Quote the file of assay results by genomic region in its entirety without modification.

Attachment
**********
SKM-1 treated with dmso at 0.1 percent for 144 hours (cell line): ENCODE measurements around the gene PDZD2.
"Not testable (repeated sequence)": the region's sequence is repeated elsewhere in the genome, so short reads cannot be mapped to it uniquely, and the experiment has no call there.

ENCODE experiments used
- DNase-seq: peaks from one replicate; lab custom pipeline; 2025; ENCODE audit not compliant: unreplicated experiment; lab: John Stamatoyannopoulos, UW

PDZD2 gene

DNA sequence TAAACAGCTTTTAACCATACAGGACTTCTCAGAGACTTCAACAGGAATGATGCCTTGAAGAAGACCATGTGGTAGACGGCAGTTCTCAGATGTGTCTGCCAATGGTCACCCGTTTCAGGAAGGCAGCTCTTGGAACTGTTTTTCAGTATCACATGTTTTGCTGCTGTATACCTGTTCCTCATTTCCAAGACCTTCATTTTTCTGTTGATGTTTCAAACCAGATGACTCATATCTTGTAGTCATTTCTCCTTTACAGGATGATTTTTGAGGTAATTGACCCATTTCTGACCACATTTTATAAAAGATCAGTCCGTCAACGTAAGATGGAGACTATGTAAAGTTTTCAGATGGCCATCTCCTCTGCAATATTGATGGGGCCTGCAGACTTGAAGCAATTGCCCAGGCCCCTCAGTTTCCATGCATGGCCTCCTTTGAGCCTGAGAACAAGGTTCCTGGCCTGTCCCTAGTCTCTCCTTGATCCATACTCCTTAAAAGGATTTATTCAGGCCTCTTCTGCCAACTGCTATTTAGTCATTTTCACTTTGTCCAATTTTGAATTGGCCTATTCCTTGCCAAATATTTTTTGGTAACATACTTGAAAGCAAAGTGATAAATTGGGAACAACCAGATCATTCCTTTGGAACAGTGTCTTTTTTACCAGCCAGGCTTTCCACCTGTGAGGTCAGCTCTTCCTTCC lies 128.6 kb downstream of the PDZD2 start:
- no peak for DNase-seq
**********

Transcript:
SKM-1 treated with dmso at 0.1 percent for 144 hours (cell line): ENCODE measurements around the gene PDZD2.
"Not testable (repeated sequence)": the region's sequence is repeated elsewhere in the genome, so short reads cannot be mapped to it uniquely, and the experiment has no call there.

ENCODE experiments used
- DNase-seq: peaks from one replicate; lab custom pipeline; 2025; ENCODE audit not compliant: unreplicated experiment; lab: John Stamatoyannopoulos, UW

PDZD2 gene

DNA sequence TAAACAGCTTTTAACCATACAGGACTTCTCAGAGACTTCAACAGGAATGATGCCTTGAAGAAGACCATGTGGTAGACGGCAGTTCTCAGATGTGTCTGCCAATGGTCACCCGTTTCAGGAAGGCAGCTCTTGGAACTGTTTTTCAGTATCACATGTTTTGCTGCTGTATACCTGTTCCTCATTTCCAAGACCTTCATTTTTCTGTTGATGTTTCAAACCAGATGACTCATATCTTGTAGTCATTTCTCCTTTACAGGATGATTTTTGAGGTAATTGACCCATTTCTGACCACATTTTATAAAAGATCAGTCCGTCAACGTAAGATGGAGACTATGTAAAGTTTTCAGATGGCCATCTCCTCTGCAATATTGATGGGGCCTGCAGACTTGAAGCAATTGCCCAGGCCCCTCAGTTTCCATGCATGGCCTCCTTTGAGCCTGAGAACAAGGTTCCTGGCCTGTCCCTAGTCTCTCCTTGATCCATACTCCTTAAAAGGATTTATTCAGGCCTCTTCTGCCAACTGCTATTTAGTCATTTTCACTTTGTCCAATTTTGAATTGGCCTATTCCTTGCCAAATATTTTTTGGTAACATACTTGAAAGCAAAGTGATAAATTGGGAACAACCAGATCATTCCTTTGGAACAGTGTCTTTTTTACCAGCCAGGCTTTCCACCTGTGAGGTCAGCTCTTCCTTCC lies 128.6 kb downstream of the PDZD2 start:
- no peak for DNase-seq